I don’t think it really matters if you can understand Spanish in order to appreciate the music.  My Spanish is limited, but I have a feeling for the music, not the lyrics.  Listen to the music and let that guide your dance.  If you want to know the lyrics to certain songs, there are some websites on the internet that can give you translations. Planet Tango has translations of numerous Tango songs.  I have discovered that the music that moves me the most has very poignant lyrics.

I try to have a few different dance styles under my belt so I have something to do on my travels.  Also, there is no Tango in Eastbourne, so I am happy to Salsa and Ceroc just to keep my body moving.  It helps that I actually like Salsa music and Ceroc can be danced to pretty much anything, except Tango inspired music (I tried and it didn’t work for me).

There is an argument going on at the moment on one of the Tango group forums about playing non-Tango music at Milongas.  Personally, I really don’t like it when that happens.  It isn’t even ‘Tango-inspired’ music.  When I go to a Milonga, I want to dance to Tango music, preferably the older stuff.  When I go to dance salsa, I want to dance to salsa music.  When I go to Ceroc, I can expect to dance to anything, except I won’t dance to rap music.

I take it that Jitterbugs is a Jive evening.  I don’t know how you can persuade Tango dancers to go and dance to something else.  There is a group in Hove that has three rooms for dancing, one being dedicated to Tango music.  I haven’t gone to that yet so I can’t give an opinion.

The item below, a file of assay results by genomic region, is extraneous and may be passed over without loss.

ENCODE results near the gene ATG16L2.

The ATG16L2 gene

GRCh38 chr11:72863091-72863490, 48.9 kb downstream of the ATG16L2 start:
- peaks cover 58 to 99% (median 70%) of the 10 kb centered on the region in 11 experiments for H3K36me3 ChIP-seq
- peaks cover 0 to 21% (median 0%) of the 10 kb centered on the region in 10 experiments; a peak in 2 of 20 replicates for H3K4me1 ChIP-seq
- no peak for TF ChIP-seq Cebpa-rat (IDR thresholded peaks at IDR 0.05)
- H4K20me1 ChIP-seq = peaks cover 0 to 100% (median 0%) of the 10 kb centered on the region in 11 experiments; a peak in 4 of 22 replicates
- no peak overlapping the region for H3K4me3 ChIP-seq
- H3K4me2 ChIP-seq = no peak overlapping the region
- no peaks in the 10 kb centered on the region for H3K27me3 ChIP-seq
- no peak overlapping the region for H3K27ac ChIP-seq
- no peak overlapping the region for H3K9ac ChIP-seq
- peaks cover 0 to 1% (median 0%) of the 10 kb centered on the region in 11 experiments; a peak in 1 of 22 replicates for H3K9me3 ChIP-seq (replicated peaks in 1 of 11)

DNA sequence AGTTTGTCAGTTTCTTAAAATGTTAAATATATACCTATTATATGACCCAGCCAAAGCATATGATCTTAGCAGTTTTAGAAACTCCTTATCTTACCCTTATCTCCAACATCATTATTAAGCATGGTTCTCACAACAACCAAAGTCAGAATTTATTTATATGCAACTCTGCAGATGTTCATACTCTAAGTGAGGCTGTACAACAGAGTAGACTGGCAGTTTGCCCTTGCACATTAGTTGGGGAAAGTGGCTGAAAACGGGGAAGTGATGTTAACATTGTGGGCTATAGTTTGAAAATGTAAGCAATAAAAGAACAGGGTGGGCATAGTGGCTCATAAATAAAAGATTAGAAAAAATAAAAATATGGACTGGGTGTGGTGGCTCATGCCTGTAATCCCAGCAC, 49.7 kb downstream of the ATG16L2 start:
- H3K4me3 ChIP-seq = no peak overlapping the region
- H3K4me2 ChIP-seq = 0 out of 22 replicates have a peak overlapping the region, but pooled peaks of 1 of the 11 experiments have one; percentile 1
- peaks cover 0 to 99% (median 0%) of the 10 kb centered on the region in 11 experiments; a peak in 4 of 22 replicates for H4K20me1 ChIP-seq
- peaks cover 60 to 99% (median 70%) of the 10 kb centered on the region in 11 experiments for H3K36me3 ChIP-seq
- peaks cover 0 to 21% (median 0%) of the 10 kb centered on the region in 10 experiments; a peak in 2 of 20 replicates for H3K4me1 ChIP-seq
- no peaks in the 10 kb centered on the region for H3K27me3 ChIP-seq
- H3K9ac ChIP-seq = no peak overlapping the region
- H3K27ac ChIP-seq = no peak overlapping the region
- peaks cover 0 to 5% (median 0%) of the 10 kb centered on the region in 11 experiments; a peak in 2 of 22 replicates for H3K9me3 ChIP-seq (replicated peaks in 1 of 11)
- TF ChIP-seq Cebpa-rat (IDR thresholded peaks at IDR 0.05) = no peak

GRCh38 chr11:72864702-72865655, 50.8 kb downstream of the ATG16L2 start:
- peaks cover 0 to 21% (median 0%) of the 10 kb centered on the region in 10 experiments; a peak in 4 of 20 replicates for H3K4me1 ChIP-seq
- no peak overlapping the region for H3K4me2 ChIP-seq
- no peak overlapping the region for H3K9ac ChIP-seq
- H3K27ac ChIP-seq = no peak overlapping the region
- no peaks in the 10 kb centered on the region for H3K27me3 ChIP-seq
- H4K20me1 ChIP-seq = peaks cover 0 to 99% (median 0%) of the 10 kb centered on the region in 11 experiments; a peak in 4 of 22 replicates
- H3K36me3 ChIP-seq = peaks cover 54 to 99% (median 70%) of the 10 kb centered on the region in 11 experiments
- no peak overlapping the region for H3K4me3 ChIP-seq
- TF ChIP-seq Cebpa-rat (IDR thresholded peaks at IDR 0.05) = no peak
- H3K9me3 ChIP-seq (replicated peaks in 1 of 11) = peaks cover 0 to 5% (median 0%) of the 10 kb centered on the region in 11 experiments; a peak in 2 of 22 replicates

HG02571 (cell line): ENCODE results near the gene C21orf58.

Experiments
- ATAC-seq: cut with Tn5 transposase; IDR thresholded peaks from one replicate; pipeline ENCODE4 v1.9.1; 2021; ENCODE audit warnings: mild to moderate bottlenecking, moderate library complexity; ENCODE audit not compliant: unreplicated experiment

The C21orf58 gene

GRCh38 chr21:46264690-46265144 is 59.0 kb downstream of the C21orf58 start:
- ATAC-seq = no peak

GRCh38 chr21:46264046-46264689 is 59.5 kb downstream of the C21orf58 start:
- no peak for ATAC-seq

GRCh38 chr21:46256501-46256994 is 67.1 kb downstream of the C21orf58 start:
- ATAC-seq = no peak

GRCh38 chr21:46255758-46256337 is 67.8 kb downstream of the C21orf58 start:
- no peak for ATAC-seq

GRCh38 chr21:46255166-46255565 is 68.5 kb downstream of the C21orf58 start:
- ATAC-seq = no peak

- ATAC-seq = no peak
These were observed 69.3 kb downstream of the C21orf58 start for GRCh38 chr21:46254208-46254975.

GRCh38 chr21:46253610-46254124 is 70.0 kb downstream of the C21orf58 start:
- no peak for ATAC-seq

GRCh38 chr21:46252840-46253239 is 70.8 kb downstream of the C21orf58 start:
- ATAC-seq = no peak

So, that is what I think about dancing Tango to non-Tango music.  If anyone else has an opinion that isn’t rude or insulting, I welcome your comments.

Taking Classes – Back to Basics

Most of you know that I am not a great fan of taking classes.  Although I am not a big fan of them, it doesn’t mean that I am down on taking them.  Quite the contrary.  I have taken many classes offered by most of the London teachers.  In fact, if you have been following my Tango story, you will know that when I first started Tango, my obsession knew no boundaries and I went everywhere to learn and dance Tango.

Because of a lot of conflicting advice and various teaching methods and styles,  I ultimately gave up going to regular classes.  The milongas became my classes and my leaders became my teachers.  As with the classes that I had taken, some were good and some not so great, but I always learned something.